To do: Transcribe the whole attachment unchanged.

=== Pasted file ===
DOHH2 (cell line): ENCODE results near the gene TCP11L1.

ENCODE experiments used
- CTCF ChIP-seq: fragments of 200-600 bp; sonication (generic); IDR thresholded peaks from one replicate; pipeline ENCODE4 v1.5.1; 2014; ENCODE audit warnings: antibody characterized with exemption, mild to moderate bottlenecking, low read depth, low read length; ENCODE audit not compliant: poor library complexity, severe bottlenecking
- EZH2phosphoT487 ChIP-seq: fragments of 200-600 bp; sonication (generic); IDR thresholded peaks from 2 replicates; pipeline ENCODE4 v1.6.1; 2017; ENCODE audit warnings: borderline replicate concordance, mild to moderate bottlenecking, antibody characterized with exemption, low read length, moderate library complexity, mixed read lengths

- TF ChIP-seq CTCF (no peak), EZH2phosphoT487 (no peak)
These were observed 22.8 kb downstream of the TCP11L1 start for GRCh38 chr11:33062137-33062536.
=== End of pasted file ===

DOHH2 (cell line): ENCODE results near the gene TCP11L1.

ENCODE experiments used
- CTCF ChIP-seq: fragments of 200-600 bp; sonication (generic); IDR thresholded peaks from one replicate; pipeline ENCODE4 v1.5.1; 2014; ENCODE audit warnings: antibody characterized with exemption, mild to moderate bottlenecking, low read depth, low read length; ENCODE audit not compliant: poor library complexity, severe bottlenecking
- EZH2phosphoT487 ChIP-seq: fragments of 200-600 bp; sonication (generic); IDR thresholded peaks from 2 replicates; pipeline ENCODE4 v1.6.1; 2017; ENCODE audit warnings: borderline replicate concordance, mild to moderate bottlenecking, antibody characterized with exemption, low read length, moderate library complexity, mixed read lengths

- TF ChIP-seq CTCF (no peak), EZH2phosphoT487 (no peak)
These were observed 22.8 kb downstream of the TCP11L1 start for GRCh38 chr11:33062137-33062536.